Show 261 Friday 19 January

Watch today’s show at YouTube.

Hi, I’m Sarah. Welcome to The Daily English Show.

Today’s key word are: undies and togs.
Undies is short for underwear.

The different names of underwear is quite interesting I think. For example, in New Zealand what we call a G string is called a thong in some other English speaking countries and in Japan it’s called a T back.
Tバックcomes from T-back because it looks like a t. It’s kind of funny because the pronunciation is almost the same as the one for tea bag.

I think in America the word panties is common for female underwear. But in NZ the word panties isn’t common.

As for the word pants – well in England that means undies and in America it means trousers, in NZ trousers, and in Japan – the same as England: undies.

Mmm confusing.

Togs are things you wear when you’re swimming. Also called in other countries: swimsuit, swimmers, bathing suit, bathers, aqua jammies, swimming costume, cozzie.

I thought togs was used only in NZ – but according to Wikipedia it’s also used in some parts of Australia.

Today’s show is the final in the introducing kiwi ads series.
Today’s ad asks the question: How far away from the beach do togs become undies?

And their answer is: If you can’t see the water, you’re in underpants.
Local supermarkets, pedestrian crossings, office buildings, public transport.
Anywhere more than 300 meters from the water’s edge – all underpant transformation areas.

There’s one word in this ad that I’d never heard of before. It’s budgie smugglers. This is another word for Speedos. Speedos are a style of togs for men that are like undies – they’re not that popular in NZ.
I just read the Wikipedia article on Speedos and it says that as well. It says they’re not popular in NZ and North America – but they’re popular in Asia, South America, Europe and Australia.

So please check that ad out. It’s a great way to remember today’s two key words: undies and togs.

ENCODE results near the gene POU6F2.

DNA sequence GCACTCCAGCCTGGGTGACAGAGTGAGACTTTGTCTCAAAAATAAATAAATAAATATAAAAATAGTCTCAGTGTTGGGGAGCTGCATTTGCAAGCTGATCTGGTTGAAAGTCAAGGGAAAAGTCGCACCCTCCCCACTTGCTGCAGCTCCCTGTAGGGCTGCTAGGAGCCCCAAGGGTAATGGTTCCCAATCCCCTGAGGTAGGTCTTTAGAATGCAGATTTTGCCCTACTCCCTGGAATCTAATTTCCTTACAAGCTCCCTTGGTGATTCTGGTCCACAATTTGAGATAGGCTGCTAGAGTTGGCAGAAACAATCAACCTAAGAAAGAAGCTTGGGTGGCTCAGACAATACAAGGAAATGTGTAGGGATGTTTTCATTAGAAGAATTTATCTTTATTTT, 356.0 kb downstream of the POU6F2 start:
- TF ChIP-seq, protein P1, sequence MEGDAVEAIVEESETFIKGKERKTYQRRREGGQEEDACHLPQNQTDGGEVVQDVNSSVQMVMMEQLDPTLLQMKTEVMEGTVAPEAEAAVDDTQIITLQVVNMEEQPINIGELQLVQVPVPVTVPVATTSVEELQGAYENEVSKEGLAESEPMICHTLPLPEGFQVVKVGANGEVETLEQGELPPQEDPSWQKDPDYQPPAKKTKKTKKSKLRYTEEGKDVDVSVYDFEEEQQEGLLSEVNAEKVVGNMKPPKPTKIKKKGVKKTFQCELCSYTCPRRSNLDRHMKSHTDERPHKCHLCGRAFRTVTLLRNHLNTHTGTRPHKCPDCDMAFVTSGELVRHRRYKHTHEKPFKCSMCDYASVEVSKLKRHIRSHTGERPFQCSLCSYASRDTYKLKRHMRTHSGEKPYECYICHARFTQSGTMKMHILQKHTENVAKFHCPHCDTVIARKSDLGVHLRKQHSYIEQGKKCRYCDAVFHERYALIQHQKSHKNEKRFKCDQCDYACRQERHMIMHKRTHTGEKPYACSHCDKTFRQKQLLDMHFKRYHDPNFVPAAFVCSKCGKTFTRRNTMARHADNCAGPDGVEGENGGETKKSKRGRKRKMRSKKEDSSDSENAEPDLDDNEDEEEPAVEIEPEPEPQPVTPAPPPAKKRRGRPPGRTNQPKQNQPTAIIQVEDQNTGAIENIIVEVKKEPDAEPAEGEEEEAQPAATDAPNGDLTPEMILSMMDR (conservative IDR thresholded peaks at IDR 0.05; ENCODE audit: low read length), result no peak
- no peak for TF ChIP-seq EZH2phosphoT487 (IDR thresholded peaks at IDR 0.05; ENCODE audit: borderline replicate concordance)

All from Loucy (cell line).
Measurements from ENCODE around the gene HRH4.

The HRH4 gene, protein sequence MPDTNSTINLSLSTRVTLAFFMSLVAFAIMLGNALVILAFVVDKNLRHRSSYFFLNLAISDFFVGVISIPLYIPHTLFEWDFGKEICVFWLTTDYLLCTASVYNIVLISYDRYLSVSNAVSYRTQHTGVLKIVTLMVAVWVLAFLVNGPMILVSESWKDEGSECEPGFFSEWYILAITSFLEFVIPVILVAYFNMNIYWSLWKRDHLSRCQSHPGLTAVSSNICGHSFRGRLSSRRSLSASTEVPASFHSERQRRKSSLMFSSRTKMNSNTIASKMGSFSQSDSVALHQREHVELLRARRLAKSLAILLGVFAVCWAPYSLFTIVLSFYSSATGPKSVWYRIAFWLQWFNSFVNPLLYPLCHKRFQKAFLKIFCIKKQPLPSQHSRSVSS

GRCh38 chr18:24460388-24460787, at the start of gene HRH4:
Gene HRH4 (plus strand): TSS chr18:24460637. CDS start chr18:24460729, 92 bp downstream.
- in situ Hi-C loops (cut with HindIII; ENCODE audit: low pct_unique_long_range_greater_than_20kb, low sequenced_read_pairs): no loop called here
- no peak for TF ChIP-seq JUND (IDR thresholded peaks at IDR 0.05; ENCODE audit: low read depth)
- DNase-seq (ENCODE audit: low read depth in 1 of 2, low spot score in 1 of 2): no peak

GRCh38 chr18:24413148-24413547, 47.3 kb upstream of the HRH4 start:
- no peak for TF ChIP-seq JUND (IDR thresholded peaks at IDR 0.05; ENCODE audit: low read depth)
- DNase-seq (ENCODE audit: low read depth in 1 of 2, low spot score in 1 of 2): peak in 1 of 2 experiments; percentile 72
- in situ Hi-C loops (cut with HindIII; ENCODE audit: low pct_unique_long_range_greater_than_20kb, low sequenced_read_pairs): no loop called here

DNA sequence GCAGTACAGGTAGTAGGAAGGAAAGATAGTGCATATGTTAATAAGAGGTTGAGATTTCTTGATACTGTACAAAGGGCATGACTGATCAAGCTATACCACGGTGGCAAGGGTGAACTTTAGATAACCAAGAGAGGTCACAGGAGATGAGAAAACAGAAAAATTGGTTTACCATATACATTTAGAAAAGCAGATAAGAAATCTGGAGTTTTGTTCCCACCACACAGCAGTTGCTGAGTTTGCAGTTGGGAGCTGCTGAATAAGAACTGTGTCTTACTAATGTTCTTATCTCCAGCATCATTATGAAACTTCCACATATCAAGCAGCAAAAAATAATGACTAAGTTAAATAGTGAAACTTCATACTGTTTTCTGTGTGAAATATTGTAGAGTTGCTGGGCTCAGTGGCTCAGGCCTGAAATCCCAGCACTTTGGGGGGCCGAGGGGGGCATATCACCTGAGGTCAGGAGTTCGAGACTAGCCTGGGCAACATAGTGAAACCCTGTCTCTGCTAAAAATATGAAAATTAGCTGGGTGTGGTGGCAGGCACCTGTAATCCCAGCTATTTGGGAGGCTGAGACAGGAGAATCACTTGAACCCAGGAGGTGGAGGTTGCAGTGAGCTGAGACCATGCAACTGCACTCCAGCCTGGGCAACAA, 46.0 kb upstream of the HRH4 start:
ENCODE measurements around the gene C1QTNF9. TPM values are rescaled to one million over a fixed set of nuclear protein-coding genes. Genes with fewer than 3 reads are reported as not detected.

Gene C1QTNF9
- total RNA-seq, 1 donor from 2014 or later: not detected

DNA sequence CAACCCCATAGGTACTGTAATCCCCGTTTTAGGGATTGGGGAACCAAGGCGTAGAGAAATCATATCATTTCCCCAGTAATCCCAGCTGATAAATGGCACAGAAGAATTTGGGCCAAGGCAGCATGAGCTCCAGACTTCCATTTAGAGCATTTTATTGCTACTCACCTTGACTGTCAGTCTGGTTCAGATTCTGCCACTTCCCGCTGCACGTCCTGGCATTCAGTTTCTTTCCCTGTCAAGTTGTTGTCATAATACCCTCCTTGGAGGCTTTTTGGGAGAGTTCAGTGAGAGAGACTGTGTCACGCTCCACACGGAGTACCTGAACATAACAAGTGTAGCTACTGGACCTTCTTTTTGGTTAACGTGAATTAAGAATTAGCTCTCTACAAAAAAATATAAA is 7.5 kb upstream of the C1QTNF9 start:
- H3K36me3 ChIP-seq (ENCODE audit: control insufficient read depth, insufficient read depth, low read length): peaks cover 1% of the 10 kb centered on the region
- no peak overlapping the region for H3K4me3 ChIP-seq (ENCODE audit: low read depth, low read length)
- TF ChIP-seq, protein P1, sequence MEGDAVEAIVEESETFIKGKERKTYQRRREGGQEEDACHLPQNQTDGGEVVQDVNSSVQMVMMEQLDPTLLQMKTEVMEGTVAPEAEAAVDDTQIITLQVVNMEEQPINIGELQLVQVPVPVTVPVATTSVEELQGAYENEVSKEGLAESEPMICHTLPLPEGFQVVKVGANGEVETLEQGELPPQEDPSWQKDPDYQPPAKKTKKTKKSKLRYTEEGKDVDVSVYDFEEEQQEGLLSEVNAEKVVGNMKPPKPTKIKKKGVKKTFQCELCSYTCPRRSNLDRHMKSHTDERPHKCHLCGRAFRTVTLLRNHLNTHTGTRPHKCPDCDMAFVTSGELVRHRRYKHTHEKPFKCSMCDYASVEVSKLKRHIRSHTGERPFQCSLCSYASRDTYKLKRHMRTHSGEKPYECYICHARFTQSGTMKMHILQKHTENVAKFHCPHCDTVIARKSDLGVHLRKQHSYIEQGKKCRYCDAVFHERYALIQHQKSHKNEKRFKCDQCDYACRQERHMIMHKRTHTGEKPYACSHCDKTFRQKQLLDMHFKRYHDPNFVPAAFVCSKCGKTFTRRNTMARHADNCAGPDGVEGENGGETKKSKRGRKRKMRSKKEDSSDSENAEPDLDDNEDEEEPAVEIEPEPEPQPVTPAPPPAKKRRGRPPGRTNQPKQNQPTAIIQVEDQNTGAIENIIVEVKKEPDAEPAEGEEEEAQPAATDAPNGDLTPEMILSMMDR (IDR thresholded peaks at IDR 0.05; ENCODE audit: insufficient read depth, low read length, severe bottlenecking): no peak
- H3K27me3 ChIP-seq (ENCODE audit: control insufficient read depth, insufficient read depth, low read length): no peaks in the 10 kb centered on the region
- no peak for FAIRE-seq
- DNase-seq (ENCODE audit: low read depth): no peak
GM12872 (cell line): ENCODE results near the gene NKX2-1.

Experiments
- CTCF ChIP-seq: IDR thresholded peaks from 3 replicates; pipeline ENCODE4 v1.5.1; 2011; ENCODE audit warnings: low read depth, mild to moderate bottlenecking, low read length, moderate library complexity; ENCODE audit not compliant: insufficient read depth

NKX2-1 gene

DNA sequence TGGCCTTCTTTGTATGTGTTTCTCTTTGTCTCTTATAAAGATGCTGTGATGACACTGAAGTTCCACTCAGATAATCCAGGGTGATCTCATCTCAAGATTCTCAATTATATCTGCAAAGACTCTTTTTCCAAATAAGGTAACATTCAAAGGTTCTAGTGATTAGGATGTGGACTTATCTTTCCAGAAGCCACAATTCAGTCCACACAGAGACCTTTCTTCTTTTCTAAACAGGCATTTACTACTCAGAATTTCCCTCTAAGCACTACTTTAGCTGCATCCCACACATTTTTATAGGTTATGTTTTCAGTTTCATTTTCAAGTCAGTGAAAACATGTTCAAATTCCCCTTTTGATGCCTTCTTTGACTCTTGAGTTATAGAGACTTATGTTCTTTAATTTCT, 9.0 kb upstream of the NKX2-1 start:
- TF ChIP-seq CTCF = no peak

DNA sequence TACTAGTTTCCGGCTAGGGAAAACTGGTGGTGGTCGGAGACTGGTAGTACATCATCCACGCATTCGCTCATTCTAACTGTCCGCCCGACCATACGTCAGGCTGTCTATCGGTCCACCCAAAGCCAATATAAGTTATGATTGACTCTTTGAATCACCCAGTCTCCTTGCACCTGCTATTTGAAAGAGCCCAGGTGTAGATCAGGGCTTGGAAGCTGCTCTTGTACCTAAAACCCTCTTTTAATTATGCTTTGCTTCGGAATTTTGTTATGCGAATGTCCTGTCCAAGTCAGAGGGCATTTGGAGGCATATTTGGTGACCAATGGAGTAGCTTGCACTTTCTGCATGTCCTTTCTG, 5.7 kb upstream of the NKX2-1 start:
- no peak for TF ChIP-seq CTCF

STICK NEWS

Kia ora, this is Stick News. Last week a woman in California died after entered a competition to win a Nintendo Wii. Her family is now suing the radio station who held the competition.

A Nintendo Wii is a machine to play video games.
The company said they chose the name because “Wii sounds like ‘we’, (which emphasizes that the console is for everyone).”
Wii does indeed sound like we – it also sounds like wee – which is a noun meaning urine and a verb meaning to urinate.
A Californian radio station decided to hold a competition called “ Hold your wee for a Wii.”
The winner was the person who could keep drinking water without going to the toilet. After the competition one contestant died. It is thought she died from water intoxication.
Her family is now going to sue the radio station.

And that was Stick News for Friday the 19th of January.
Kia Ora.

the snow report

This is all the snow piled up along the side of the house.

conversations with sarah
#158 Do many people die like that?

Step 1: Repeat Jim’s lines.
Step 2: Read Jim’s lines and talk to Sarah.

Jim Did you know that you can die of water intoxication?

Sarah Yeah, I did. When you take drugs like e – you have to be careful not to drink too much water.

Jim Do many people die like that?

Sarah I don’t think so – but there’ve been a few famous cases.

Jim How much water did they drink?

Sarah This English girl drank 7 litres of water in 90 minutes.

Jim 7 litres? Wow.

Links

Today’s news.

Watch the ad here.

Script:

How far away from the beach do togs become undies?
Skin tight swimming togs: an item of clothing you’d happily wear in public, but not in public.
So how far is too far? Let’s begin.
Togs, togs, togs, togs, togs, togs, togs, togs, togs, togs, undies.
Undies, undies, undies, undies.

If you can’t see the water, you’re in underpants.
Local supermarkets, pedestrian crossings, office buildings, public transport.
Anywhere more than 300 meters from the water’s edge – all underpant transformation areas.
If we treat the budgie smuggler with respect – undies, undies, undies, togs –
everyone wins.

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